Domestic Violence Survivors Justice Act (DVSJA)
The Domestic Violence Survivors Justice Act (S1077/A3974) is a New York State bill originally introduced in 2011. It allows judges to go outside the regulated sentencing scheme and assess whether domestic abuse was a "significant contributing factor" to the alleged crime. For example, if a survivor commits a crime because a violent partner or family member abuses them, a judge can consider that a “significant contributing factor.” Another example is that if a survivor commits a crime because their abuser coerces them (threatens their life or safety, etc.), a judge can consider that a “significant contributing factor.” This allows judges to implement shorter sentences and, in some cases, alternative-to-incarceration (ATI) programs. ATIs are court-mandated programs that fall under the authority of governmental or non-profit agencies. They operate in conjunction with the criminal justice system across New York State. The bill also permits currently incarcerated survivors, who meet the criteria, to apply for re-sentencing or earlier release.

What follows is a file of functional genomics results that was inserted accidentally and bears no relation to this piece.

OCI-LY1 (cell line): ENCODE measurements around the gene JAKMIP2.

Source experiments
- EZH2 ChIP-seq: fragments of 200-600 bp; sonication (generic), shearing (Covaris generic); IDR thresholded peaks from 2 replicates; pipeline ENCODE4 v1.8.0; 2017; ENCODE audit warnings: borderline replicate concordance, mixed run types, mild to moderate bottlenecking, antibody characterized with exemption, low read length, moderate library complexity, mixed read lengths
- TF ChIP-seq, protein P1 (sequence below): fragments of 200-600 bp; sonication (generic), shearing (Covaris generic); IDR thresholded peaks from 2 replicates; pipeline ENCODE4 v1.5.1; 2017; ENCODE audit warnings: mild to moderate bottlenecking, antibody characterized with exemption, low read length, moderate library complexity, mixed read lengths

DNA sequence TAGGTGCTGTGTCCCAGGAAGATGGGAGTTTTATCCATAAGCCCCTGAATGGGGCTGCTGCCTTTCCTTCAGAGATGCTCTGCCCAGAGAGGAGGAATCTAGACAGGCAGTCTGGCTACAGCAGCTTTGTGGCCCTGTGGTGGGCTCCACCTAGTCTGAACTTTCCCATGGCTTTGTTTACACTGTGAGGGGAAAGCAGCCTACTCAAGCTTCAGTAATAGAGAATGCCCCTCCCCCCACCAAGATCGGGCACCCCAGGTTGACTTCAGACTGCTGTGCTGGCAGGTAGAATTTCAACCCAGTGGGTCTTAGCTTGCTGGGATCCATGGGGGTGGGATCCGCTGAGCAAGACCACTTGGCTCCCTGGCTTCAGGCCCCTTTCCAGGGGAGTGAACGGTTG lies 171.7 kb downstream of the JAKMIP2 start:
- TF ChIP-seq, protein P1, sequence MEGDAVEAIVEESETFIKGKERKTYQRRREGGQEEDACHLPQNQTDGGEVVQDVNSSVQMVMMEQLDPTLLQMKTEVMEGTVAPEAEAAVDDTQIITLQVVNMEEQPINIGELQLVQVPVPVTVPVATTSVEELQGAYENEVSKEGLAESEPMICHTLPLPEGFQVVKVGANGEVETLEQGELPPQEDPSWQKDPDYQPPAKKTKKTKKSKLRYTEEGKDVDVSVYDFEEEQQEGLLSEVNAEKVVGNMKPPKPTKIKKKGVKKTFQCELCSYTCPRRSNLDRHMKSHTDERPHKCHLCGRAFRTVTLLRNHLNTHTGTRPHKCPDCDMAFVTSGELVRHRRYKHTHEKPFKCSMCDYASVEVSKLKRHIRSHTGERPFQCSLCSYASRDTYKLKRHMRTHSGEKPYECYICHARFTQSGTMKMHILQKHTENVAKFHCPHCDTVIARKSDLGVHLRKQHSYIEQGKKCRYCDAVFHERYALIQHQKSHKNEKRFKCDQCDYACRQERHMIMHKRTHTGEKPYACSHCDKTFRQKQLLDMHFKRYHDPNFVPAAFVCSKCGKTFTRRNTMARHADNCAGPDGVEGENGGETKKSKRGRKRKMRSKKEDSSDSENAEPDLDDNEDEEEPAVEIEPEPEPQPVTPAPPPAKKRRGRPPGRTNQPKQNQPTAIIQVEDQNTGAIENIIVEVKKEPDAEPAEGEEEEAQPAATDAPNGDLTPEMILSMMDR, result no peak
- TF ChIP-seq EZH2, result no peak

On March 4, 2019, the DVSJA passed the Assembly for the fourth year in a row. Then on March 12, 2019, it passed the Senate on it’s first ever vote 53-8. Throughout the legislation’s history, attempts were made to water down and manipulate the bill because it was seen as "weak on crime" or a "get-out-of-jail-free card."